Meals aren’t always invented by choosing the ingredients that go best together, often meals come together from necessity. From whats left over, from whats kicking around at the back of the freezer, from snatches of other meals prepared or sampled.
That is what this is: sausages from the freezer, chard from my veggie box and polenta, well because I have seen so many amazing looking polenta dishes recently (and to be honest a complete dearth of rice or potatoes).
I bought a whole kilo of fine ground polenta when I started making recipes from Bread Bakers Apprentice, however usually it is only needed for dusting the dough so even after this long I still have a huge bag of the stuff. For months every time I have seen a recipe with polenta I have made a mental note to try it, but until now I never had.
Polenta is strange, it looks just like mashed potato but has a different texture and an extremely bland taste. Thankfully the casserole had a lovely rich sauce of red wine and beef stock which carried the bland polenta.
I like polenta, but I don’t see it ousting my regular accompaniments of rice or potatoes, but it is great for a bit of variety.
Sausage Casserole with Chard and Polenta
~ serves 2 (with some leftovers)
- 6 beef or pork sausages
- 1 onion, sliced. I actually used 1 leak instead as I had run out of onions.
- 300 grams of chard, separate the stalks from the leaves. Slice the stalks finely, and the leaves coarsely.
- 1 batch of polenta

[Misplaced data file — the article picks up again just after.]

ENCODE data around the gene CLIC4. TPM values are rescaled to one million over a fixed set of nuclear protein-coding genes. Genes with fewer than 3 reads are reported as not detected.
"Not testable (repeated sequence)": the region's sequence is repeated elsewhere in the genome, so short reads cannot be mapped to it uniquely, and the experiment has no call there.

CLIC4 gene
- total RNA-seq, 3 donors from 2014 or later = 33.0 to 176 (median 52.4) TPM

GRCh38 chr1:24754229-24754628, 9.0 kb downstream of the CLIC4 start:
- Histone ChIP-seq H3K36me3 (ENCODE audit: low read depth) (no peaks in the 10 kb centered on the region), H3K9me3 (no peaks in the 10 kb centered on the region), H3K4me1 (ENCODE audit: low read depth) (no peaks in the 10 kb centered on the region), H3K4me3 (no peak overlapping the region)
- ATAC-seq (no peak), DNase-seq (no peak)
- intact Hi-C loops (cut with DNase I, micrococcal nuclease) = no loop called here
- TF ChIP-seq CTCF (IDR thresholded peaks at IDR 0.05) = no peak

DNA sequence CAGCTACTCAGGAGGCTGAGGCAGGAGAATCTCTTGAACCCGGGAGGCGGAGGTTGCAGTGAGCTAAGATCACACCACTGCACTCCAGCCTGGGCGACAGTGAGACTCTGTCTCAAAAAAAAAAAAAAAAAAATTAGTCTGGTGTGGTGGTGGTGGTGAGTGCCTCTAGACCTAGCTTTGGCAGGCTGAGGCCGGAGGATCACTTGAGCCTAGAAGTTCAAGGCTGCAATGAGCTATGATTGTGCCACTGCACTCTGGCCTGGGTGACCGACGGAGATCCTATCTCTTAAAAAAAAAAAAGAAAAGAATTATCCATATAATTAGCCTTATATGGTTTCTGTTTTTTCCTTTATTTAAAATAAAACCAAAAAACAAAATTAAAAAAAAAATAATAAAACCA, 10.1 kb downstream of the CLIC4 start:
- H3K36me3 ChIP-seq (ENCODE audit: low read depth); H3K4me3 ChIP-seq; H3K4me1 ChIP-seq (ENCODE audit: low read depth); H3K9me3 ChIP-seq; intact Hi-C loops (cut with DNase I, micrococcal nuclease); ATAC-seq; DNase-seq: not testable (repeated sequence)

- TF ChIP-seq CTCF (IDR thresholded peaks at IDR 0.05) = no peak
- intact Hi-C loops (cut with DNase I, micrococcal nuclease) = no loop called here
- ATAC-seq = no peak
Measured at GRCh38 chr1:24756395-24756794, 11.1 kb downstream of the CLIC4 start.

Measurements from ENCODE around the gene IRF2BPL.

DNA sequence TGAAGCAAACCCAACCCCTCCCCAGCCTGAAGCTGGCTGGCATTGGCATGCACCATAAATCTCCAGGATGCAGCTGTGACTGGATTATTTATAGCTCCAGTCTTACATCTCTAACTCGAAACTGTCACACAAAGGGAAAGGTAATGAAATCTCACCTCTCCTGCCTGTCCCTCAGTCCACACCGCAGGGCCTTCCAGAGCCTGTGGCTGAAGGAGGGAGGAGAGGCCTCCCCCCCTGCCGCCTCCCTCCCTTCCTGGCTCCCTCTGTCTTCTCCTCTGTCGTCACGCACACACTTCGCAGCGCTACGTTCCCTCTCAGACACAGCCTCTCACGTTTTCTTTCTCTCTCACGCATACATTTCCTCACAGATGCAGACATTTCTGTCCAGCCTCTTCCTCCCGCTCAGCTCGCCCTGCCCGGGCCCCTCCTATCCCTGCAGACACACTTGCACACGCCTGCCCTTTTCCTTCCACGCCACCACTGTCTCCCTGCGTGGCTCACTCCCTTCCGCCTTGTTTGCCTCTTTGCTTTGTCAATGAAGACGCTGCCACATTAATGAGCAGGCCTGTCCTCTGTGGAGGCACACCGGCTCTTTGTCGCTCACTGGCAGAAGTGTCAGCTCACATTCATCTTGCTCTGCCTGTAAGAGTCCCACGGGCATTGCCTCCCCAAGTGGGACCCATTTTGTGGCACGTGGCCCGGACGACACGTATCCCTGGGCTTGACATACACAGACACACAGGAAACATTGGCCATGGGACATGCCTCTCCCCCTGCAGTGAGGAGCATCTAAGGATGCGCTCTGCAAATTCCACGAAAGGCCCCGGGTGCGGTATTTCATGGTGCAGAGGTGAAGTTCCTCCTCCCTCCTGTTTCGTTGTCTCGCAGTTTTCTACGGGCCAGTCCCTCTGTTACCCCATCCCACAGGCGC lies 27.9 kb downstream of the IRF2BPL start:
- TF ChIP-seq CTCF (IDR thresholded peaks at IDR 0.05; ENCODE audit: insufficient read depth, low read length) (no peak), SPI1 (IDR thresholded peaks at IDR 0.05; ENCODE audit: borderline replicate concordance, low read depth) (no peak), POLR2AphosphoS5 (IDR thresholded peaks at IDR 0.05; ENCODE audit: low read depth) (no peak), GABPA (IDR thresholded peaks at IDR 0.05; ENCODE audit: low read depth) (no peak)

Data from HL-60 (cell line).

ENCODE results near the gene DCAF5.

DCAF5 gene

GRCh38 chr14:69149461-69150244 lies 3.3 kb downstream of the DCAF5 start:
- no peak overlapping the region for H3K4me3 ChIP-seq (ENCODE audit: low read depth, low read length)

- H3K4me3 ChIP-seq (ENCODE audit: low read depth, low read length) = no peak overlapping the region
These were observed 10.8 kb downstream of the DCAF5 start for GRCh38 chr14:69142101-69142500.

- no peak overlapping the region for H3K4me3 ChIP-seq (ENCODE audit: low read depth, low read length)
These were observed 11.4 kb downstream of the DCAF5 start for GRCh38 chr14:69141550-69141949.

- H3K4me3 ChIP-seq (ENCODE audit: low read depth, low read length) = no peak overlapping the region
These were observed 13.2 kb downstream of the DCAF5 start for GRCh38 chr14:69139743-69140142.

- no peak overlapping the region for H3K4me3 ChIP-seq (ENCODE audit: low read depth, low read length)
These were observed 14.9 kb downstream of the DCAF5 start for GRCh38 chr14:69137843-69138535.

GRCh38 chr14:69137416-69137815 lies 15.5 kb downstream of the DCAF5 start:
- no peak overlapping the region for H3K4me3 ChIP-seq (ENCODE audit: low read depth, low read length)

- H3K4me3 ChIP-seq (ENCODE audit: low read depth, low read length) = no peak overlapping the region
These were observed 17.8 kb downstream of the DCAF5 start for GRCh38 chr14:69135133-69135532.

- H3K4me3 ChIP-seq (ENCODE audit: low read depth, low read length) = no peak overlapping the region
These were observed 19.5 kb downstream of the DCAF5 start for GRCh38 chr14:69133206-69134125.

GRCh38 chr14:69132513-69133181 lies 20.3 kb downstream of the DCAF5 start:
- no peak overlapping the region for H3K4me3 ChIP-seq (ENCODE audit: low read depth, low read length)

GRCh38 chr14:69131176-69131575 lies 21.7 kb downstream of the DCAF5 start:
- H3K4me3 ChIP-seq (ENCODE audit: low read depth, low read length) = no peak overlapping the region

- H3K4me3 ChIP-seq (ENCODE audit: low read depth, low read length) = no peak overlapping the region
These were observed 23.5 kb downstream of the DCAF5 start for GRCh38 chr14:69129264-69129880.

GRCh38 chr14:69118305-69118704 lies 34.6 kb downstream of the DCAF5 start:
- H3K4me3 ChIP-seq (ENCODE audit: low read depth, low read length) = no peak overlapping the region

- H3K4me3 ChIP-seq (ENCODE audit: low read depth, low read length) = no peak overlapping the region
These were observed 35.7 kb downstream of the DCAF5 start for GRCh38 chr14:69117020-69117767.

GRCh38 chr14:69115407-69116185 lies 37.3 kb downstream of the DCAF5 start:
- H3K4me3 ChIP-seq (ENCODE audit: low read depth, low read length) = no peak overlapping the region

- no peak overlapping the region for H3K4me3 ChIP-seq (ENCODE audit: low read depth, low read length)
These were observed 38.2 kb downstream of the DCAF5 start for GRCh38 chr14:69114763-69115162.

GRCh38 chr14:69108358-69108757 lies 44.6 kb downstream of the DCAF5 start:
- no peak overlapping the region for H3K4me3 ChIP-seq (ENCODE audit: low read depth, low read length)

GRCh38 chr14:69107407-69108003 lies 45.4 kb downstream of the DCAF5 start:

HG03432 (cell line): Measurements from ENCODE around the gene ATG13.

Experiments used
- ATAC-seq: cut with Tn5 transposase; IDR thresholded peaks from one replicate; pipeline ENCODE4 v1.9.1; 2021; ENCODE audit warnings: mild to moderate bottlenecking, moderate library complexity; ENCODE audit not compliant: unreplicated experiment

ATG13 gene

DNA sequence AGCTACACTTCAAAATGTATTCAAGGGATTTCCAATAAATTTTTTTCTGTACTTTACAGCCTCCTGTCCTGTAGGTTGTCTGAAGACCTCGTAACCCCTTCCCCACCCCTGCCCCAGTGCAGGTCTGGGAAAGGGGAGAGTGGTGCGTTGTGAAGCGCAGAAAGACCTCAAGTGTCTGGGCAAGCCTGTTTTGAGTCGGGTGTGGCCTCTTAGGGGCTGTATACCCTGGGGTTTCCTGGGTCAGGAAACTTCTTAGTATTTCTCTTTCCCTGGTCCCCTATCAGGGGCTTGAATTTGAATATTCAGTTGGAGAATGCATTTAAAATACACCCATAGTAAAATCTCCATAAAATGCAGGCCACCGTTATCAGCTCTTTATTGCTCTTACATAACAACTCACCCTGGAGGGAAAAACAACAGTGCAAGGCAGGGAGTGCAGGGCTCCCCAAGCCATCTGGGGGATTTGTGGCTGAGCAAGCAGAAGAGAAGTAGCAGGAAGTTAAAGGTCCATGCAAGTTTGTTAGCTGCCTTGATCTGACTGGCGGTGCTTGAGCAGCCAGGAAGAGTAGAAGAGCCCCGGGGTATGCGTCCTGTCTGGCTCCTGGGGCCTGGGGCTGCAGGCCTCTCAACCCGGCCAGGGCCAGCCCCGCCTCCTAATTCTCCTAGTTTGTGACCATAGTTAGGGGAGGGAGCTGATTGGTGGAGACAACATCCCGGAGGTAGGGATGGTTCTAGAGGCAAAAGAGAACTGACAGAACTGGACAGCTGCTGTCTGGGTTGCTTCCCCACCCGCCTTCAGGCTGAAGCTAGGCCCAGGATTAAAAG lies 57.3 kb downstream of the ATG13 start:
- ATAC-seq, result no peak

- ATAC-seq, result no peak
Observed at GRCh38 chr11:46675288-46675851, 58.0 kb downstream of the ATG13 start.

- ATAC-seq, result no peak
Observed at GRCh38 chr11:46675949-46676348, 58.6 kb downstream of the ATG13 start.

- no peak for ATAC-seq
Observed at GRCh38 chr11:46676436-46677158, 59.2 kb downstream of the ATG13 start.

- 300 ml of beef stock
- 1 clove of garlic, smashed and diced finely
- 300 ml of red wine
- A small handful of fresh thyme
Grill the sausages on a high heat until browned, they don’t need to be cooked through. Drain the excess fat from the sausages and add to a pan or cast iron casserole dish.
Add the onion (or leak) and chard stalks to the casserole, under a medium heat. Keep the contents of the pan moving so they do not burn. After the vegetables are starting to soften, add the beef stock, red wine, garlic and thyme. Leave to simmer for at least 30 minutes, or longer if necessary.
In the meantime cook the polenta in one pan, and the chard leaves with around 1/2 cup of water in another pan with the lid on.
Once all the parts of your meal are ready it is time to plate. I noticed that if you heap the polenta on the plate it tends to flatten out when you place things on top of it. To get around this create a doughnut shape of polenta, then add your chard leaves into the space, finally topping it all the sausages and the rich sauce.